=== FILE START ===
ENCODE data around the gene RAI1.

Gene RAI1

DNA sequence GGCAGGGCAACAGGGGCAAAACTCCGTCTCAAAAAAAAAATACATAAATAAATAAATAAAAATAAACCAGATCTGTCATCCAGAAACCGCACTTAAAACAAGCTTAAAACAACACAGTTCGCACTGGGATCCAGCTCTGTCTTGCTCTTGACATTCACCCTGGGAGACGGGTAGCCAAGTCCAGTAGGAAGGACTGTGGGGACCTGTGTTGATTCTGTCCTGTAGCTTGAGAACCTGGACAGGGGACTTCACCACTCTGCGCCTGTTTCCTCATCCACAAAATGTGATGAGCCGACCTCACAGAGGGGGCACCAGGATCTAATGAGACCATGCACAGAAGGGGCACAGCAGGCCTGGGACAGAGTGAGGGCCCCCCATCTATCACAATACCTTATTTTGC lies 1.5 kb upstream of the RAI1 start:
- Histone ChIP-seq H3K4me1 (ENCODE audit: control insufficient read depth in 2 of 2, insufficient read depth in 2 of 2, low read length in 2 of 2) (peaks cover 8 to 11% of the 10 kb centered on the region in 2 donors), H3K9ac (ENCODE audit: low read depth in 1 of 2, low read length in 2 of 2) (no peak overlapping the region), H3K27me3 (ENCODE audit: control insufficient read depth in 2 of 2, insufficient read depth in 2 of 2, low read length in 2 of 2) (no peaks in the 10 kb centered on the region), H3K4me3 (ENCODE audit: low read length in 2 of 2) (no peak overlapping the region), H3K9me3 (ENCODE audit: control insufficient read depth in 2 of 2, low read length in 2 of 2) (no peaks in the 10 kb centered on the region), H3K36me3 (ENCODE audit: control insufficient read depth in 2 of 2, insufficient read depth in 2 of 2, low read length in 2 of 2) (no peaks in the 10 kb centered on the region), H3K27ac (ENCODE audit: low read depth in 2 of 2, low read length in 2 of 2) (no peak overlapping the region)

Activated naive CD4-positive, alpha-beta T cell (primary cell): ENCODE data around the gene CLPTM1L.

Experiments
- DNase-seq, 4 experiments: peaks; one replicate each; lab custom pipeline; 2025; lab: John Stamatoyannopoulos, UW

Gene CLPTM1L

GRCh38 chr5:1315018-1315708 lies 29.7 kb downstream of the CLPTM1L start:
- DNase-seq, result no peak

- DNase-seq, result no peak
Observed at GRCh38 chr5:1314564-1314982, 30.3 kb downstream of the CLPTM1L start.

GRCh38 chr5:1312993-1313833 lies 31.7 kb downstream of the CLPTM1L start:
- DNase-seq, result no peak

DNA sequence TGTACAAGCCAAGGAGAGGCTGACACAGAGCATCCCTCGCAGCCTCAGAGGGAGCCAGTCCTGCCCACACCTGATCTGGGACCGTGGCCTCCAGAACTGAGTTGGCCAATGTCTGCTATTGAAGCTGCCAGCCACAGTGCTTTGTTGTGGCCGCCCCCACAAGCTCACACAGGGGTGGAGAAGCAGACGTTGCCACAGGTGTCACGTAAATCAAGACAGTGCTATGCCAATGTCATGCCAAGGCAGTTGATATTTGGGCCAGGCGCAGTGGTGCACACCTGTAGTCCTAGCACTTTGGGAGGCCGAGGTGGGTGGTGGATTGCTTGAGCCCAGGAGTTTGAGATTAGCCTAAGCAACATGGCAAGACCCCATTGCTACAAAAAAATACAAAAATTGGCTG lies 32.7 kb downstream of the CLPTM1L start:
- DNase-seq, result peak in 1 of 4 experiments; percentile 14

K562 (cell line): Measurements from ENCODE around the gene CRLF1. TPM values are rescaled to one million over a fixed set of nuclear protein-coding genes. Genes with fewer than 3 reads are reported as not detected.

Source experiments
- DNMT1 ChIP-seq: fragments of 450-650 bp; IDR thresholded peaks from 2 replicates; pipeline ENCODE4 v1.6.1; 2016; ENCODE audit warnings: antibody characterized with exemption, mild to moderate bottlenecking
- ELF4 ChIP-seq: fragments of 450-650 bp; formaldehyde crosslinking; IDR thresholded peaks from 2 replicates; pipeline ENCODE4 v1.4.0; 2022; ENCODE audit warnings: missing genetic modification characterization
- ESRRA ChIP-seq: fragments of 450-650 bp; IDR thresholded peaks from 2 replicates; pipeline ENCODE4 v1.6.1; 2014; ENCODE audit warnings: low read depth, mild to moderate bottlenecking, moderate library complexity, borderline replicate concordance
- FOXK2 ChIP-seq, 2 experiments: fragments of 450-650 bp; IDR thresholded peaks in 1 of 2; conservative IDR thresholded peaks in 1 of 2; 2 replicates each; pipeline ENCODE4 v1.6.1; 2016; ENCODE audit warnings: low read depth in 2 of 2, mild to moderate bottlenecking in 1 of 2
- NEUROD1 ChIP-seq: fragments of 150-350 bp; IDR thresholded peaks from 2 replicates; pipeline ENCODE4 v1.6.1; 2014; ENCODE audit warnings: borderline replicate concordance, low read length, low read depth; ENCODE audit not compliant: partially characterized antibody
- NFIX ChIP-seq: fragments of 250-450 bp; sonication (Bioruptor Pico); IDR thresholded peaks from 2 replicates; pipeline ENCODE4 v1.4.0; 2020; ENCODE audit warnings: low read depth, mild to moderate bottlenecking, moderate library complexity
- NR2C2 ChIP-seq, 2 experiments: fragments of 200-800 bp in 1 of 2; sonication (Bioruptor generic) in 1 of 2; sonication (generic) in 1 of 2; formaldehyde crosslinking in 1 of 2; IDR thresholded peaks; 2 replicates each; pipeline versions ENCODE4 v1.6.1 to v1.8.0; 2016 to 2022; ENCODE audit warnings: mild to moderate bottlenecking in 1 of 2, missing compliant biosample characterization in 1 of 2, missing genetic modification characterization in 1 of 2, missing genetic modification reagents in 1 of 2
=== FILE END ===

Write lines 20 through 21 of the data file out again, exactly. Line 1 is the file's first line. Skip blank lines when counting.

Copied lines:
- ELF4 ChIP-seq: fragments of 450-650 bp; formaldehyde crosslinking; IDR thresholded peaks from 2 replicates; pipeline ENCODE4 v1.4.0; 2022; ENCODE audit warnings: missing genetic modification characterization
- ESRRA ChIP-seq: fragments of 450-650 bp; IDR thresholded peaks from 2 replicates; pipeline ENCODE4 v1.6.1; 2014; ENCODE audit warnings: low read depth, mild to moderate bottlenecking, moderate library complexity, borderline replicate concordance